What does "Opposing" Mean?

Oregon Retaliatory Termination: What does it take to “oppose” an unlawful practice?

Oregon employees were discussing their unhappy working conditions. One of the men was afraid to file a workers’ compensation claim. The other urged, “Just get a lawyer.” The next day, the one employee filed a workers’ compensation claim. The next day after that, the employer fired both of them.

Did the man who said, “get a lawyer” have a claim for retaliatory discharge? Yes, I believed. Here’s a portion of my brief on the topic.

ORS 659A.030(1)(f) prohibits discrimination based upon the opposition to unlawful practices. It prohibits:

[A]ny person to discharge. . . or otherwise discriminate against any other person because that other person has opposed any unlawful practice, or because that other person has filed a complaint, testified or assisted in any proceeding under this chapter or has attempted to do so. [emphasis added]

OAR 839-005-0033 interprets the above provision as follows:

An employer will be found to have unlawfully retaliated against an employee if:

(a) The employee has engaged in protected activity by:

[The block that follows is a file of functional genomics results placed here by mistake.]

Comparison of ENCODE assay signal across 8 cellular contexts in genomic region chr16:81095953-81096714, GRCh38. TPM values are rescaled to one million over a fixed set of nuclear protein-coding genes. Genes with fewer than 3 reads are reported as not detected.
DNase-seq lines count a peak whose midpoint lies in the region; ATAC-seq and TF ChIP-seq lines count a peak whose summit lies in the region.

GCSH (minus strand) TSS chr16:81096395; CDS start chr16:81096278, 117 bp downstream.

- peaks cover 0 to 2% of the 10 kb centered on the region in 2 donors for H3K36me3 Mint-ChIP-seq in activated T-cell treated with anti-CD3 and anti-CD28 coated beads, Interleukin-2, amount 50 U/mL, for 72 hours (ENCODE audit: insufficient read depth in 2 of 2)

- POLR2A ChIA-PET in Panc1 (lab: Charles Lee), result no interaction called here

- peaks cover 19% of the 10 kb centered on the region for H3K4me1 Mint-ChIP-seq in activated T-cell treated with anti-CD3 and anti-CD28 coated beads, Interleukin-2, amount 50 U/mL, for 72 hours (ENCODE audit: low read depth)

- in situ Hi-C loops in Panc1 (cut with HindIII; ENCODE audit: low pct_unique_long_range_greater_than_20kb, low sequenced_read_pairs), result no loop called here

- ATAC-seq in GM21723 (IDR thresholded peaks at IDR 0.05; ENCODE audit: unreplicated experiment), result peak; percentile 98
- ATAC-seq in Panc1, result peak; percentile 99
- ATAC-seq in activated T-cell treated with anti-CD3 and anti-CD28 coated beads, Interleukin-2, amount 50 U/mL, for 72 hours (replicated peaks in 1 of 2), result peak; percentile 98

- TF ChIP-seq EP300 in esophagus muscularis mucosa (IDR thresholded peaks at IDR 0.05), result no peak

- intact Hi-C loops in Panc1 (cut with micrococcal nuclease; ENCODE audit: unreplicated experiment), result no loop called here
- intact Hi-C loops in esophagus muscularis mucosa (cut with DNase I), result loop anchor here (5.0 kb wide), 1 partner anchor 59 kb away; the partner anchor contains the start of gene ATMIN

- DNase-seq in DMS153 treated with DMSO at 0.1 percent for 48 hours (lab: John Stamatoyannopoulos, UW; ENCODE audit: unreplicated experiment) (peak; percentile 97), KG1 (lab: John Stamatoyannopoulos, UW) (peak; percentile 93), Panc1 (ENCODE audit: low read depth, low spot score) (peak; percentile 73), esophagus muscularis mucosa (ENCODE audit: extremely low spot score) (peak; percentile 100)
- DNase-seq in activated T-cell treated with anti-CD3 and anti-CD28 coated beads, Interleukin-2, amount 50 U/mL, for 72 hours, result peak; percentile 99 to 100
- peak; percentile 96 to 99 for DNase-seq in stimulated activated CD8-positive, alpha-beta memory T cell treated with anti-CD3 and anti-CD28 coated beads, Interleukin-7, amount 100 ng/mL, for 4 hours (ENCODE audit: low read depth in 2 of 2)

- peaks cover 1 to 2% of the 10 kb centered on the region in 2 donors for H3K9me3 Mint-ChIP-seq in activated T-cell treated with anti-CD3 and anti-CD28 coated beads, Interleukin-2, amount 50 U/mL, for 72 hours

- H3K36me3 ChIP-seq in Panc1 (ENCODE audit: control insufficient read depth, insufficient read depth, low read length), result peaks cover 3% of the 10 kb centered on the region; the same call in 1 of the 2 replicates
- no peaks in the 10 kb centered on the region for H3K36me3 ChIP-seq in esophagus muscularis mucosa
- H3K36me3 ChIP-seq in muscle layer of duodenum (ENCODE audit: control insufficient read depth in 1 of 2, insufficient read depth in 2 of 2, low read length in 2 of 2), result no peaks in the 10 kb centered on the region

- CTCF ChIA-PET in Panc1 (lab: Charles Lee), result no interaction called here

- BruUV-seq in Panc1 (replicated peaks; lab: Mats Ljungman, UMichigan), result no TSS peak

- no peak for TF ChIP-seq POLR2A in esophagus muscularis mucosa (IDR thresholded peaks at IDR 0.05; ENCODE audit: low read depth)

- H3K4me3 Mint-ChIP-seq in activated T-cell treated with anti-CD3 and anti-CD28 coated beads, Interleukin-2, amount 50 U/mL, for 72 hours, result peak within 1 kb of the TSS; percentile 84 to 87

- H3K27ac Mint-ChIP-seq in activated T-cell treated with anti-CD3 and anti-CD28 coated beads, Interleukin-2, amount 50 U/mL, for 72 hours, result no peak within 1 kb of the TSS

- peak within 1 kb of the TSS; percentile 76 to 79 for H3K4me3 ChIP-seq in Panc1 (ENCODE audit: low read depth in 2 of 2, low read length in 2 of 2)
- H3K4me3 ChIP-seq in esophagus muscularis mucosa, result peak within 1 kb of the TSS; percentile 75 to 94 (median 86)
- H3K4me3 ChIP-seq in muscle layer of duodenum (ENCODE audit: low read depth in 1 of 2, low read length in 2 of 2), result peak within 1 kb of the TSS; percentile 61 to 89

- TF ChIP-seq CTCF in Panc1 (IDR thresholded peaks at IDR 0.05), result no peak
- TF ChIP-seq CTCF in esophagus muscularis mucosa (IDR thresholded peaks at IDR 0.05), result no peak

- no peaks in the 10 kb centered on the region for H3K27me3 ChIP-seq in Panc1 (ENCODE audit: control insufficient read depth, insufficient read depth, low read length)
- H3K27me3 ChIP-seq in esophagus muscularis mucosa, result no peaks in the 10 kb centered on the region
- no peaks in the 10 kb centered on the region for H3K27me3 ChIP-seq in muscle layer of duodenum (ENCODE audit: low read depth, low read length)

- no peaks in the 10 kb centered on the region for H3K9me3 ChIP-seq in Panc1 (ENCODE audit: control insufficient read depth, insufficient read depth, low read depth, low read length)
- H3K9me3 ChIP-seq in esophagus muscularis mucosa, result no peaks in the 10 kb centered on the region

(A) Explicitly or implicitly opposing an unlawful practice or what the employee reasonably believed to be an unlawful practice, or

(B) Filing a charge, testifying, or assisting in an investigation, proceeding, or lawsuit under ORS 659A, or attempting to do so;

(b) The employer has subjected the employee to any adverse treatment...; and

(c) There is a causal connection between the protected activity and the adverse treatment. [emphasis added]

Plaintiffs “can prevail on a retaliation claim by establishing that the defendant retaliated against [him] for opposing claimed discriminatory practices even if the practices were not, in fact, discriminatory.” Flug v. University of Oregon, 170 Or App 660, 680 13 P.3d 544 (2000). To constitute opposition, an employee need not utter any “magic words.” Kitchen v. WSCO Petroleum Corp., 481 F Supp 2d 1136, 1145 (D Or 2007) (citation omitted). Threats to get a lawyer or to sue are considered protected conduct under Title VII, and Title VII precedents are instructive to Oregon courts interpreting Oregon law. See, e.g., Jones v. Yonkers Public Schools, 326 F Supp 2d 536 (SD NY 2004) (“I will get me a lawyer and I will sue him.”); see, A.L.P. Inc. v. BOLI, Or App, 984 P23 883, 883 (1999) (noting that federal law applying Title VII is instructive when interpreting ORS 659A.030).

If you think an Oregon employer wrongfully terminated you in retaliation for engaging in protected activity and you’d like to talk with an Oregon attorney, then please feel free to call me at 503-665-4234.